My partner picked up all the slack. This is huge. My husband took over everything home-related while I was in grad school. I probably did the laundry and some other things, but my husband gets credit for our family sticking together and functioning. One reason he could do that was that I was no longer nursing. The way I remember it, one of my kids NEVER took a bottle. This might be somewhat revisionist due to the fog of insomnia because I do remember expressing and freezing milk. Anyway, a single friend recently commented that being single isn’t that lonely, but sometimes it is just terribly impractical because there’s nobody around to pick up your slack. I continue to be grateful a decade later for all the support. There was a LOT of slack. Not only that, he put up with my continual fear of failure, even though every metric indicated I was succeeding. That fear of failure was why it took me so long to go to grad school in the first place.
I applied for and obtained my dream job in my first year of postdoc. I didn’t really feel ready to take a job, but I took a chance and it panned out. I only applied for this one job, so it didn’t take a great deal of time. I deferred the position and stayed longer in my postdoc to get experience (and for family timing reasons). This allowed me to enter my tenure-track job with a few projects already headed in good directions and a few more in reserve.
I think that all of the experience (from before and during graduate school) helped me obtain the tenure-track position because I could bring unique perspectives and skills to the department. Choosing the right job (which largely meant choosing the right people to work with) was informed by my experiences in several other jobs.
I negotiated my position fairly well. When the negotiations went poorly I was not taking the advice in this post.
I listened to everyone’s advice, but took only some of it. I can think of a couple of times I didn’t listen to the right advice, but most of the time I got it right. I picked projects that would be productive and interesting and put aside others that might not help me obtain tenure. I said no to requests and opportunities a few key times.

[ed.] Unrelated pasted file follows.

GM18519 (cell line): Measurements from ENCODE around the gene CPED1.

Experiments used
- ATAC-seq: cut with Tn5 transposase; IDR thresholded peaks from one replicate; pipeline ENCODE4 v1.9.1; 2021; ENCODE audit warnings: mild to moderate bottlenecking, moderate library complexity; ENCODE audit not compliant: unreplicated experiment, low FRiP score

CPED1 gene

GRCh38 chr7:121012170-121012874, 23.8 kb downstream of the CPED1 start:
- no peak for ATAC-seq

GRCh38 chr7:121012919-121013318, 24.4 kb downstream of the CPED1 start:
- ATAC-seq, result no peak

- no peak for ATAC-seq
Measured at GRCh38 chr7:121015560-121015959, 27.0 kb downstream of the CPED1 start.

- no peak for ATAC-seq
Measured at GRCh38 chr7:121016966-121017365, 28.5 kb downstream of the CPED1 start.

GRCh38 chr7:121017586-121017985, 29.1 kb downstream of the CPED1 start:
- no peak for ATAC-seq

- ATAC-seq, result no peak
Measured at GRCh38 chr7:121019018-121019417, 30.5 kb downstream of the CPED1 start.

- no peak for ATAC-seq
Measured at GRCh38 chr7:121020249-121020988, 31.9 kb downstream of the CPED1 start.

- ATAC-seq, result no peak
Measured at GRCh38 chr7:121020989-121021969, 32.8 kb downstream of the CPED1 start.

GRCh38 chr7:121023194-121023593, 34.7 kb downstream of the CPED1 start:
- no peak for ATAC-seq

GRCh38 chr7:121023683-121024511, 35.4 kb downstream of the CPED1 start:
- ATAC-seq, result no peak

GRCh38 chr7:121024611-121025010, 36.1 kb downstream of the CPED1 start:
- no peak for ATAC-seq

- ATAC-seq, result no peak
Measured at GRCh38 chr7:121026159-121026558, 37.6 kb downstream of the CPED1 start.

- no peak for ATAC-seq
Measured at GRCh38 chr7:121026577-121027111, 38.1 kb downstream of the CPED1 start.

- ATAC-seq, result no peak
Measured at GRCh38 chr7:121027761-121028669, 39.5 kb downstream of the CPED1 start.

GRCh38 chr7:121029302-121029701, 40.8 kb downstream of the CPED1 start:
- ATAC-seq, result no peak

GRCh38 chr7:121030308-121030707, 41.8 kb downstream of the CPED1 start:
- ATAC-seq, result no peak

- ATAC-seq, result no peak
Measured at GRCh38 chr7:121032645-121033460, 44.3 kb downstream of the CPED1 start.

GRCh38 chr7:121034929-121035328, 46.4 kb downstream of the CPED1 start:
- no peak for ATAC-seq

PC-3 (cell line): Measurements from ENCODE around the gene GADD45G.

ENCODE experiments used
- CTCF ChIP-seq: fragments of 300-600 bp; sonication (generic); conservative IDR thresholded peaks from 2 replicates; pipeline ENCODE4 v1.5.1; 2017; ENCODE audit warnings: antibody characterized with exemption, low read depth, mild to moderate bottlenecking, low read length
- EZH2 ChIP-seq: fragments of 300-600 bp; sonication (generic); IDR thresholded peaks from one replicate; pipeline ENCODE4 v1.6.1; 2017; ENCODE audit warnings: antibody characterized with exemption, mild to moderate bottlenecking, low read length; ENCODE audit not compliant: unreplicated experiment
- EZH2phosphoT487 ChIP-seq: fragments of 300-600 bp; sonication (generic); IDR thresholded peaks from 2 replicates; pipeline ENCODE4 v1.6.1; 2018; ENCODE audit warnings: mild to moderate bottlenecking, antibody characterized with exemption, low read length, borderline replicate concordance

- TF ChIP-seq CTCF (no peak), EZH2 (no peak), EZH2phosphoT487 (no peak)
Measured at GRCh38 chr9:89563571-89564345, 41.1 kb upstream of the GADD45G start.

I made bridges across my institution. I think this was partly due to my extroverted personality and interest in interdisciplinary ventures, but also because I had administrative experience. I could see when department chairs and Deans were having a hard time and I often took (and still take) the time to thank them. I participated in many cross-campus initiatives, but not in the first year when the startup costs were high. I helped with other people’s outreach efforts so I could contribute without the huge taxing effort of organization.
I’m having fun every day. Some days also have sad and mad, but I really can find some joy in my work every day. I’m old enough to have lost or almost lost friends to illness and death in every decade. They never got to be as old as I am now, and I am clear about the fact that my days are numbered. We spend most of our waking hours at work (and some of our sleeping ones), so I figure I might as well find ways to make my heart sing. I’m incredibly lucky that my job presents daily opportunities.